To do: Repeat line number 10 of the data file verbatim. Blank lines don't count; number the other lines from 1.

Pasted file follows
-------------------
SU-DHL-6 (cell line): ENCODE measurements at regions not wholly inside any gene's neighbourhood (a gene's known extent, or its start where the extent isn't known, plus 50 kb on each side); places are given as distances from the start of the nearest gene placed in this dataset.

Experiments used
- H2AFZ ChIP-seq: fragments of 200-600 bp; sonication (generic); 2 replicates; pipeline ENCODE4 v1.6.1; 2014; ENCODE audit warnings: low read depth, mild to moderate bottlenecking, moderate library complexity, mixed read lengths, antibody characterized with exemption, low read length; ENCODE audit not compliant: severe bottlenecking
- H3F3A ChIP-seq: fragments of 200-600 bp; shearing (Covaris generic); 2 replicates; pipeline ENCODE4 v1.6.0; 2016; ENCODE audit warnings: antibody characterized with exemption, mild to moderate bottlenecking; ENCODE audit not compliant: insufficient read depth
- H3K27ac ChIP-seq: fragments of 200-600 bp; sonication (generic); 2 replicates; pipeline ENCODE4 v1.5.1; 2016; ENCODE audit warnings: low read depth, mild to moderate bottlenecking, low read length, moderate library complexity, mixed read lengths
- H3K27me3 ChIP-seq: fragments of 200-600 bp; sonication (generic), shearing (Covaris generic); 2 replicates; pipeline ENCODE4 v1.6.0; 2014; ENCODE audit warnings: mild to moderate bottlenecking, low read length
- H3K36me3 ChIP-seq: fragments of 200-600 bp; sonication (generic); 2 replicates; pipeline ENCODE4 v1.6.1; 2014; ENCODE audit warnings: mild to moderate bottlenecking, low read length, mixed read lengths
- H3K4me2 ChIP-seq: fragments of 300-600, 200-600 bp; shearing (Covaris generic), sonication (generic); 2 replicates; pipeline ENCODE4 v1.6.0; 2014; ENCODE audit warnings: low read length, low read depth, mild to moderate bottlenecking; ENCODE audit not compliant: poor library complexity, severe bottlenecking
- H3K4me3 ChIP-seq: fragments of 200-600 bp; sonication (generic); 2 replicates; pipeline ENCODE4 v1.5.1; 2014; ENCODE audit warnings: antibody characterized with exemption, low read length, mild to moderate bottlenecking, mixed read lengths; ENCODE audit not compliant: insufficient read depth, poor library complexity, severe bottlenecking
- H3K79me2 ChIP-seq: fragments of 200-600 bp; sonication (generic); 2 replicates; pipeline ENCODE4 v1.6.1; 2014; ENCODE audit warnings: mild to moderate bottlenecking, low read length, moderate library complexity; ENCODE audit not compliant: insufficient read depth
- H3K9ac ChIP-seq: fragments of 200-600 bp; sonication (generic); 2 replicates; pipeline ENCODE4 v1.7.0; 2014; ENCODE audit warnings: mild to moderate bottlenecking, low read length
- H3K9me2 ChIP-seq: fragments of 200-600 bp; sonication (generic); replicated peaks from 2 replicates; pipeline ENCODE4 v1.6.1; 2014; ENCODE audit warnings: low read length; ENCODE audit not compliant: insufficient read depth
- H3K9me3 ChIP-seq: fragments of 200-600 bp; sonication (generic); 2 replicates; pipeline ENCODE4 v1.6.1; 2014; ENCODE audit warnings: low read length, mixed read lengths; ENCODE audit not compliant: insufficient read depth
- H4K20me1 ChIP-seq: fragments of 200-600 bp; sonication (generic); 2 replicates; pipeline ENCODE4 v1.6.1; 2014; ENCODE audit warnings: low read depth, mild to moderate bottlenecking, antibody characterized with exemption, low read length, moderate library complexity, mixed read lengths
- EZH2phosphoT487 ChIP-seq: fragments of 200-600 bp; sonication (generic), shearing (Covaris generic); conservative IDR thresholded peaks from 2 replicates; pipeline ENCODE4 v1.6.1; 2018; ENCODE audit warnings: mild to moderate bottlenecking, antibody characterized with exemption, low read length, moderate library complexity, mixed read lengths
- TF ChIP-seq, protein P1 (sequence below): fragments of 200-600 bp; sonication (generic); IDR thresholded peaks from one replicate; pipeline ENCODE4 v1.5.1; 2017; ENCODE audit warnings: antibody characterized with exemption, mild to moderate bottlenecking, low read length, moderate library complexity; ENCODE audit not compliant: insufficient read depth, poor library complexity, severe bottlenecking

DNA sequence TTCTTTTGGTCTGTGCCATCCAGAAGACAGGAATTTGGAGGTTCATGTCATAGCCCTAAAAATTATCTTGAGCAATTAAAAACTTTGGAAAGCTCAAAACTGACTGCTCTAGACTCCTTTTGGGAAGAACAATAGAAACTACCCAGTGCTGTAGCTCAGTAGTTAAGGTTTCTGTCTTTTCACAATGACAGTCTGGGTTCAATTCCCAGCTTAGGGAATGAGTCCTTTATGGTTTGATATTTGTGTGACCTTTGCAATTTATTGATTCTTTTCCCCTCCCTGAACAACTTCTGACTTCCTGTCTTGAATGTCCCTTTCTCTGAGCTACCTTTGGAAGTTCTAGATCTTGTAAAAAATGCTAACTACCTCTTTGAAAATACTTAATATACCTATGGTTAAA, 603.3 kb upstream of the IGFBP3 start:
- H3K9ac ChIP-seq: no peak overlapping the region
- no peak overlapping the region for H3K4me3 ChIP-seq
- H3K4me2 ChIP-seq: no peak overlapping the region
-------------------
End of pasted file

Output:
- H3K79me2 ChIP-seq: fragments of 200-600 bp; sonication (generic); 2 replicates; pipeline ENCODE4 v1.6.1; 2014; ENCODE audit warnings: mild to moderate bottlenecking, low read length, moderate library complexity; ENCODE audit not compliant: insufficient read depth